On December 12, 1992, the U.S. 28,000 soldiers into Somalia under the cover of the United Nations Operation in Somalia (UNOSOM) in what they said was a “humanitarian mission” to bring food to starving people.
Black Hawk Down Story
The invasion came when a several-year drought that had taken tens of thousands of lives was actually abating. At the time, the evening news showed images of thousands of starving Somalis. What people didn’t see was the U.S. In ten months, more than 10,000 Somalis died as the U.S. Resistance among Somali women, men and even children to the foreign troops became widespread. The Somali people have a long and proud history of resistance.
They fought for the freedom of their country from Italian, French and British colonialism and they resisted the U.S. 90 million on “Black Hawk Down” alone ‘while millions of people in New York and around the country are facing layoffs, evictions, cuts in health care, attacks on their pensions and more. A new war in Somalia “Somalia Possible Target” is now a common sentiment echoed in newspaper headlines and statements of Bush administration officials. In some ways, a new war against Somalia has already begun. In November, the U.S. Somali-owned Al-Barakat money transfer company, which provided the only way for Somalis living out of the country to send back much-needed funds, known as remittances, which are often vital for family members’ survival.
Up to eighty percent of Somalis ‘which is hundreds of thousands if not millions of people’ rely on funds sent by relatives living outside of the country. This exposes the pretext given by the U.S. 1992 intervention ‘said then to be a mission to help to starve people ‘because now the U.S. Somali people to starve because they are unable to afford food. The U.S. also shut down Somalia Internet Company, denying all Internet access to Somalis, and has severely restricted international telephone lines. This is really the beginning of strangulation of the country.
Following this, Kenya and Somalia signed a Memorandum of Understanding (MOU) on April 7, 2009, to resolve a “maritime dispute” between Somalia and Kenya. This case still hampers the Somali government from correcting the legal ambiguity in its territorial waters. Knowing Somalia is at a disadvantage, Kenya insists on negotiating its maritime demarcation based on the MOU. Moreover, Somali government, particularly the cabinet and the parliament, are absent from these discussions, albeit the president’s office is actively involved.
To Help The Somali People Be Better
In addition to institutional amnesia and the negative perceptions against Kenya’s perceived land and resource annexation, there is an apparent lack of capacity with respect to the Somali government. Somali leaders have shown poor capacity in understanding and handling these complex maritime issues. Besides division among Somali authorities, politicians lack clarity when it comes to formulating policy on this issue. Somali politicians have issued contradictory positions. Prime Minister Omar Abdirashid Ali Sharmarke, submitted two contradictory letters one defending the MOU with Kenya and the other supporting the Somali parliament’s rejection of the deal.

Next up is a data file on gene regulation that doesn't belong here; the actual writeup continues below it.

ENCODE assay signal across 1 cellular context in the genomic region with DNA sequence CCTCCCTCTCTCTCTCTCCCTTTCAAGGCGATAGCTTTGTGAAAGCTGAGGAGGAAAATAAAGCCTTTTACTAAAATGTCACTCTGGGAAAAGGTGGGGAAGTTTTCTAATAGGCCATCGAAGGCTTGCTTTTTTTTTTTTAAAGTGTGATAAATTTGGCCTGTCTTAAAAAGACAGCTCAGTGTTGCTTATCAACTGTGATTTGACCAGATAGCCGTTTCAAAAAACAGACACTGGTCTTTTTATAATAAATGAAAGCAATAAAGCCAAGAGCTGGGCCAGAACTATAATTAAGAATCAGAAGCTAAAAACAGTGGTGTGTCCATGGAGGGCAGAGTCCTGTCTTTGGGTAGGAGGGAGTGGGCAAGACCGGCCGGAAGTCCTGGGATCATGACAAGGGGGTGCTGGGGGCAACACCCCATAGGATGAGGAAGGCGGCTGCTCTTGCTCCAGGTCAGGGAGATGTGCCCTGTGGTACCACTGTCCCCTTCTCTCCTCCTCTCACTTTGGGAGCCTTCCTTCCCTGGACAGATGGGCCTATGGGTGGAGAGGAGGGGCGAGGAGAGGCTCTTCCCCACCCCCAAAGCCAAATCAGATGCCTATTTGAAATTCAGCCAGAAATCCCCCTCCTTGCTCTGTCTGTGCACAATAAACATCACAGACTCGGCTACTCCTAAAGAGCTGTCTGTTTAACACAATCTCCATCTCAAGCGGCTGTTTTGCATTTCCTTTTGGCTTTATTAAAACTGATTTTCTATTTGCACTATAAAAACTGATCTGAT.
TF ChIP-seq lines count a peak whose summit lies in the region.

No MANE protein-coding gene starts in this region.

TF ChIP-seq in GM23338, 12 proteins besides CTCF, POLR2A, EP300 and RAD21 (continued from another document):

The Parliament continues to oppose any action related to Somalia’s maritime territory and most of the Somali media champion the 1972 Law of the Sea and charge the government with committing treason any time this issue is raised. Besides lack of institutional memory, perception of Kenyan annexation of Somali territories and poor capacity, the international community’s practices toward Somalia perpetuate the status quo. Three reasons are provided. First, the international government ignores on-shore solutions and bypasses Somali authorities.
Instead, to contain the problem of piracy, many members of the international community support short-term off-shore solutions – sending in the navy, encouraging on-board private security guards and the adoption of best management practices. Second, in order to prosecute pirates, western nations encouraged neighboring countries to prosecute pirates. Finally, the international community often dismisses illegal fishing and toxic-waste dumping concerns of Somalis. These practices have contributed to the disinterest of Somali authorities in tackling piracy. In addition, based on many interviews, governments, IGOs and some industry leaders dismiss illegal fishing and toxic-waste dumping practices in Somalia.
Some call it “unsubstantiated” and others consider it ‘paranoia.’ In fact, one western diplomat argued that countries that fishing from Somali waters are largely from the region, not Europe. This is not helpful because it perpetuates the grand conspiracy mentality against the Somali resources. The behavior of Somali politicians has a great deal to do with the way the international community treats them. The division among competing groups, opportunism and more importantly, the culture of corruption discourage donors, governments, and IGOs to take them seriously. However, the implication of relying on off-shore solutions and non-Somali partners is that it has affected the Somali government’s capacity to patrol and secure its coast.
We have examined the factors that have prevented from Somali governments to develop anti-piracy legislation. We have argued that loss of institutional memory, the perception that Kenya was annexing part of Somalia, lack of capacity, and international community’s practice in outsourcing the functions of the Somali state explain the slow progress in addressing this issue.